Dalio says that you should emphasize a meeting’s purpose well before it begins. That way, everyone can walk into the meeting prepared and the group can be intentional with their time. He also adds that “Meetings without someone clearly responsible run a high risk of being directionless and unproductive.”

Another rule of successful meetings is to avoid “topic slip”:

Topic slip, as defined by Dalio, is the “random drifting from topic to topic without achieving completion on any of them.” If you’ve ever left a meeting feeling more confused than when you walked in, topic slip is a likely culprit.

To dive deeper into these two rules and then learn the other three, visit the article on the Inc website.

Projects vs Areas

Do you have something that is lingering on your to-do list? If so, it could because you have confused a project with an area.

David Allen has often said that the major challenge for knowledge workers is defining their work. Unlike task workers whose duties are given to them by others, the knowledge worker must figure out how to complete their assignments. In many cases they have to determine the specific tasks that needs to be done.

One stumble that knowledge workers encounter is mixing up projects and areas. Failure to differentiate between these two can lead to frustration. In a recent blog post, Tiago Forte clearly identifies the difference between the two.

project is any endeavor that has 1) a desired outcome that will enable you to mark it “complete,” and 2) a deadline or timeframe by which you’d like it done.

An area of responsibility has 1) a standard to be maintained that 2) is continuous over time.

In short, projects end, while areas continue indefinitely.

Understanding this can help clear up a lot of confusion. To explain further, Tiago provides examples:

  • Running a marathon is a project, whereas Health is an area
  • Publishing a book is a project, whereas Writing is an area
  • Saving 3 months’ worth of expenses is a project, whereas Finances is an area
  • A vacation to Thailand is a project, whereas Travel is an area
  • Planning an anniversary dinner is a project, whereas Spouse is an area

Learn more about how to approach projects and areas by reading through Tiago’s post.

The Theory of Constraints

Tiago Forte recently opened up the members only posts on his web site to all readers. Now his hidden gems can be explored by productivity enthusiasts across the world. In honor of this event, I want to highlight an early set of postings that really drew me into his work. It is an eleven-part series breaking down the key points in The Theory of Constraints. Each part in the series is a short read for quick understanding.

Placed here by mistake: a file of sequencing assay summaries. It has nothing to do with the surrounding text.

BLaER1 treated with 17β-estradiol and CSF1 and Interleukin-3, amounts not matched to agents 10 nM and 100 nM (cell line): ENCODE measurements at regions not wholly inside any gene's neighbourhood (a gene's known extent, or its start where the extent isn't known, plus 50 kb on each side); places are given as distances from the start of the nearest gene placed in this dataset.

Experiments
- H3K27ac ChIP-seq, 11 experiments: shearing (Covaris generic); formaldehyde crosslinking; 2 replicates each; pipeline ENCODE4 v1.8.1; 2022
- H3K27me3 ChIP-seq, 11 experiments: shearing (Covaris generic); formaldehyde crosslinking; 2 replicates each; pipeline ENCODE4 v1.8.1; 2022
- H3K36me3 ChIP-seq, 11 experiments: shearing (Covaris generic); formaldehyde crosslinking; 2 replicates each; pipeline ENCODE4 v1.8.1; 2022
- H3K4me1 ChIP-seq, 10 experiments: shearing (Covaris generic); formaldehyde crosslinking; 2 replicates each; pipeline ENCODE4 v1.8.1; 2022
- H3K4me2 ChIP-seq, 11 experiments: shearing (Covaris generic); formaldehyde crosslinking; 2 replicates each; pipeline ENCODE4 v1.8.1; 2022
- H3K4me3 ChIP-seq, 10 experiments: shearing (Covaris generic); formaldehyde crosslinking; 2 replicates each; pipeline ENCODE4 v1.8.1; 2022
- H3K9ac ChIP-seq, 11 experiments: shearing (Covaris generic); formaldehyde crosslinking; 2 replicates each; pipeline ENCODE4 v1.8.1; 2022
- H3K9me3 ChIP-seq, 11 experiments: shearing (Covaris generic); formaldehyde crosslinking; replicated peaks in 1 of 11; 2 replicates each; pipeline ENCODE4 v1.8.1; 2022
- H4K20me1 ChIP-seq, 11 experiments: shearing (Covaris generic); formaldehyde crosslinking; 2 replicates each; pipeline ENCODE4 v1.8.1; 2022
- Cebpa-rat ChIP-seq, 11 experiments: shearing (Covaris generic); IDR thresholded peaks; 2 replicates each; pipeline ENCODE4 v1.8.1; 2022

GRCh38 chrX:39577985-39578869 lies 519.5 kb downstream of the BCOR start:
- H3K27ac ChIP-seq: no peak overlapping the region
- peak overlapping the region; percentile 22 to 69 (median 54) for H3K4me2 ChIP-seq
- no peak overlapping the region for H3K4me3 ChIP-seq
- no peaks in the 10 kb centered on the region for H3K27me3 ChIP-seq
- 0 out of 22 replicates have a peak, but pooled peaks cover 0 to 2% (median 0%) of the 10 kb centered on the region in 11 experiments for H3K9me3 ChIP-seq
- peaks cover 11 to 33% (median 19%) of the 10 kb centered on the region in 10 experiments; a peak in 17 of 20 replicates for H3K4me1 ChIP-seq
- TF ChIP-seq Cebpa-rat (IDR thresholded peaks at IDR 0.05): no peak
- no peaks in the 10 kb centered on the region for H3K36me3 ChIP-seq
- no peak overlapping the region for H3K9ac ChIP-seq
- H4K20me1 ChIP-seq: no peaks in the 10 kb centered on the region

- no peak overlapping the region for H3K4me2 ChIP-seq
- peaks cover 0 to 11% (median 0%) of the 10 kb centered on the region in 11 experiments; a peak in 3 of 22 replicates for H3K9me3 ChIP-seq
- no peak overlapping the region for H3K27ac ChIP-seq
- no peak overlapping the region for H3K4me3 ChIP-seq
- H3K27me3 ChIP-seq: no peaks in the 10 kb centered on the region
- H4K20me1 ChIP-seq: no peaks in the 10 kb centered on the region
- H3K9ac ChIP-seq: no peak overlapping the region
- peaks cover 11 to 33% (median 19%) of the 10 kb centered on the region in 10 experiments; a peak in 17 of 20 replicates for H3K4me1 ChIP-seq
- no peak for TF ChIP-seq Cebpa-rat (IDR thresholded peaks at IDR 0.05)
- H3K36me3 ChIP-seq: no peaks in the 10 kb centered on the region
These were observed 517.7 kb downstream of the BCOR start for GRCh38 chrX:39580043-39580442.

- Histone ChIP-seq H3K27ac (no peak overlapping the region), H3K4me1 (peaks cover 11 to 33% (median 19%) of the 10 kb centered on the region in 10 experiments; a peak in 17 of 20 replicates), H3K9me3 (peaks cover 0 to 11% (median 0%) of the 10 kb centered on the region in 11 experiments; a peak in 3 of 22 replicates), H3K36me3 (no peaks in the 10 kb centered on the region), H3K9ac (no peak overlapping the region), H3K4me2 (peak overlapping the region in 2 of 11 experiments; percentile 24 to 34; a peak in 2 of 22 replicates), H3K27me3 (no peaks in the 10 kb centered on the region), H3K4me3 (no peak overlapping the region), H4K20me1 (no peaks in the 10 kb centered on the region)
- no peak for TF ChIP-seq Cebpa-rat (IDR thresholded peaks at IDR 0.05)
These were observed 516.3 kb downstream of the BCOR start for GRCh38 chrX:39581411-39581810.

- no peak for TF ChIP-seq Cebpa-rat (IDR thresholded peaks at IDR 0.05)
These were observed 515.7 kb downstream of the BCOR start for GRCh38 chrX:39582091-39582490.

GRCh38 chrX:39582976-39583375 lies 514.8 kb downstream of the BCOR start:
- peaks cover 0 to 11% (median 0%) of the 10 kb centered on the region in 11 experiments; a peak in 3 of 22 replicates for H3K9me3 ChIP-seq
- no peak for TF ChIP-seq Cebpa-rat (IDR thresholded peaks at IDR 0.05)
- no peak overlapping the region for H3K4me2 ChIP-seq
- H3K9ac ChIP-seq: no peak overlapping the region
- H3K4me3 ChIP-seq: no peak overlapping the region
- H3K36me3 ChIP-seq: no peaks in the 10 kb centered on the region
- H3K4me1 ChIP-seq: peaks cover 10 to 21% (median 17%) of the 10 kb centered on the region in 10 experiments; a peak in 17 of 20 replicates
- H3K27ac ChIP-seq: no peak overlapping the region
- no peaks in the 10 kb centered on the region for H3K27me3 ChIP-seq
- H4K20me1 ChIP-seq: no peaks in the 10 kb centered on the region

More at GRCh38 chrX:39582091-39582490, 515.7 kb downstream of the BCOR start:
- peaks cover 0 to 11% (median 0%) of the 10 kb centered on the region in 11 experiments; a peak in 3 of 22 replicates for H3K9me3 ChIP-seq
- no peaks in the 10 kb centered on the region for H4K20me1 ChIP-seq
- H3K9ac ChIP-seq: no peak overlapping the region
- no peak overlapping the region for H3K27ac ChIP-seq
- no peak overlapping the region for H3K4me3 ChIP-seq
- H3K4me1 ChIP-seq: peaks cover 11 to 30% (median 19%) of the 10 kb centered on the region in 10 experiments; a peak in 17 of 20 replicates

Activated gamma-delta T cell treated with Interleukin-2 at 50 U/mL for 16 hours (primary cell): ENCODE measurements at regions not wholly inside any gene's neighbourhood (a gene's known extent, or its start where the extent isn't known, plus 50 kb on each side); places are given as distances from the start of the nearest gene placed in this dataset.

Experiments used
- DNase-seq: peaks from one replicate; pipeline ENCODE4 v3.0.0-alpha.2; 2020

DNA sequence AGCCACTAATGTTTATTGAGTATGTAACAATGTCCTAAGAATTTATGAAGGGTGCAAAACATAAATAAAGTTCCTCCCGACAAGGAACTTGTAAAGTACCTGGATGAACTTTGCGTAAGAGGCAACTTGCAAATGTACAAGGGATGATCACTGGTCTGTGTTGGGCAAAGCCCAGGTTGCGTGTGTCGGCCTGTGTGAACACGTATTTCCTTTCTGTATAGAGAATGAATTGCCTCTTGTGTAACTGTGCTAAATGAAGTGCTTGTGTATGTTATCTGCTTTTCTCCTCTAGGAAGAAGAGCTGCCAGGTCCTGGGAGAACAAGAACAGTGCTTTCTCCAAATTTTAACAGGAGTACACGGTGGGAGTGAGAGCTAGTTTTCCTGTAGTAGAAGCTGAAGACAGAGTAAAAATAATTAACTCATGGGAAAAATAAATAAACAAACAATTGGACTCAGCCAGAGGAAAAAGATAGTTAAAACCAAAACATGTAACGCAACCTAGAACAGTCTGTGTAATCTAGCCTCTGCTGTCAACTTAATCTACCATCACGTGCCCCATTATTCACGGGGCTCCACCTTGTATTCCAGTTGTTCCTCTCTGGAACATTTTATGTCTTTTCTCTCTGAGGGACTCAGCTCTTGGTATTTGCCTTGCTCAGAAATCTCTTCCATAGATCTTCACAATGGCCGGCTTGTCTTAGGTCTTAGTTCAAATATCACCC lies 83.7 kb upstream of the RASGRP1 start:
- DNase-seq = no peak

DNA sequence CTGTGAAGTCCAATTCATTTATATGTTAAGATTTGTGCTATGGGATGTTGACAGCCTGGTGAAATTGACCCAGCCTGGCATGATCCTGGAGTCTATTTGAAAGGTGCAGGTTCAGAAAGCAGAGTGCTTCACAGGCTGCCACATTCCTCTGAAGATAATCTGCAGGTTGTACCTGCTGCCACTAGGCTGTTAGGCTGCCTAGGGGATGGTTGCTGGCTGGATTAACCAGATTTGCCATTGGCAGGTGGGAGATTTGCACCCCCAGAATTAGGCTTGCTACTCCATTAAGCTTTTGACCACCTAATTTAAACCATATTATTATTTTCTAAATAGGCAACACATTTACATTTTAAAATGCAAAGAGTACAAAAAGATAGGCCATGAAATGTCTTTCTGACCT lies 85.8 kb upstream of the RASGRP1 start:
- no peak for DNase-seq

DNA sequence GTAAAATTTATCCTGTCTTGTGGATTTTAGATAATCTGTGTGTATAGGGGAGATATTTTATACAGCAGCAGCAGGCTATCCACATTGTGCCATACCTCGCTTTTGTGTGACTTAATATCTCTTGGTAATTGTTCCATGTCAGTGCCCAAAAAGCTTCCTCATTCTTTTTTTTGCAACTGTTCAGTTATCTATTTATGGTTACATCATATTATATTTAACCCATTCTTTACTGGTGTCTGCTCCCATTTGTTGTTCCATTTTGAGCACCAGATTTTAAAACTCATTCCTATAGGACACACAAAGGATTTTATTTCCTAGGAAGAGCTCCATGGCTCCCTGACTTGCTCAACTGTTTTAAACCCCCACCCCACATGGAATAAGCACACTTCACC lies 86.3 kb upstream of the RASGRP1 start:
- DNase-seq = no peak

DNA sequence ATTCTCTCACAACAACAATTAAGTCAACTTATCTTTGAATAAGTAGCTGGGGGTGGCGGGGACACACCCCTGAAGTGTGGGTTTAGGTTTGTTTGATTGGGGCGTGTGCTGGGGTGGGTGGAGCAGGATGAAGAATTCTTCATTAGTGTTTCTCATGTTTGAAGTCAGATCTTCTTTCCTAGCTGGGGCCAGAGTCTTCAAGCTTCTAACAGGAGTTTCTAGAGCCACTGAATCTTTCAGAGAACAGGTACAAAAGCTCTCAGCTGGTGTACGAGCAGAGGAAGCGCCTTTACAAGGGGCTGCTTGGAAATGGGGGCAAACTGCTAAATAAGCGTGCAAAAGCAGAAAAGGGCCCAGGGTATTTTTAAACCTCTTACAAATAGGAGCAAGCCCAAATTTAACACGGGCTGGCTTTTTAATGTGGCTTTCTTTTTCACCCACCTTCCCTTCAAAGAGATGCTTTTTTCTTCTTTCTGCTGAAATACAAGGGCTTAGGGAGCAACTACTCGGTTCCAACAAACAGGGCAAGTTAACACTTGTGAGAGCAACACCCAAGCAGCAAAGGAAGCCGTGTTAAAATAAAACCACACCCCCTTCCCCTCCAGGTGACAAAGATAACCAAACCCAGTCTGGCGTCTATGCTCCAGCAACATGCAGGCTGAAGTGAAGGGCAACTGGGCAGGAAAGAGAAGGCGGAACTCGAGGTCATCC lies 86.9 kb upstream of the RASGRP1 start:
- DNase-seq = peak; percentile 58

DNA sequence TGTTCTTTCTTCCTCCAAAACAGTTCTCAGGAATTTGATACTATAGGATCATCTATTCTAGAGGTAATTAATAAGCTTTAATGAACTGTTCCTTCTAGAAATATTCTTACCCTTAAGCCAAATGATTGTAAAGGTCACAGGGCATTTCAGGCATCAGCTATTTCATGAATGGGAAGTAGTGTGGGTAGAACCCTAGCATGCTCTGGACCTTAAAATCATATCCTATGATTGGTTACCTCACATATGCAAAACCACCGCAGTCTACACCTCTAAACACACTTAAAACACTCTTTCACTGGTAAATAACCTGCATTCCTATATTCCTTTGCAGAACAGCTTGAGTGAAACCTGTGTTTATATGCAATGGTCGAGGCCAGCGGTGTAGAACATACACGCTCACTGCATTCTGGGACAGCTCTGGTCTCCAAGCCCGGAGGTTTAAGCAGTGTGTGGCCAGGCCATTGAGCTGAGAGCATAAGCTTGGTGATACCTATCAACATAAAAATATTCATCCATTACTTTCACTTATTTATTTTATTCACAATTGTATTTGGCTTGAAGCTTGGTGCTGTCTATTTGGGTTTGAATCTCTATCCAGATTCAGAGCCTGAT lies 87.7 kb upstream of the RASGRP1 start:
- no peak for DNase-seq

What is the Theory of Constraints? I’ll let Tiago describe it:

The Theory of Constraints is deceptively simple. It starts out proposing a series of “obvious” statements. Common sense really. And then before you know it, you find yourself questioning the fundamental tenets of modern business and society.

Eliyahu Goldratt laid out the theory in his 1984 best-selling book The Goal. It was an unusual book for its time — a “business novel” — telling the story of a factory manager in the post-industrial Midwest struggling with his plant. The problems this manager faces are universal, of course, and not only for manufacturing. For 30 years now, readers have recognized their own situation in this fictional story. This flash of recognition is the hook drawing you deeper into the TOC world.

In the first posting Tiago introduces the central concepts of the Theory that are truly paradigm changing.

The first statement that TOC makes is that every system has one bottleneck tighter than all the others, in the same way a chain has only one weakest link.

This is followed by another key statement.

The second statement is that the performance of the system as a whole is limited by the output of the tightest bottleneck or most limiting constraint.

Read the first posting to learn more about this celebrated system improvement process. The entire series is posted here.

Leading Your Team to Productivity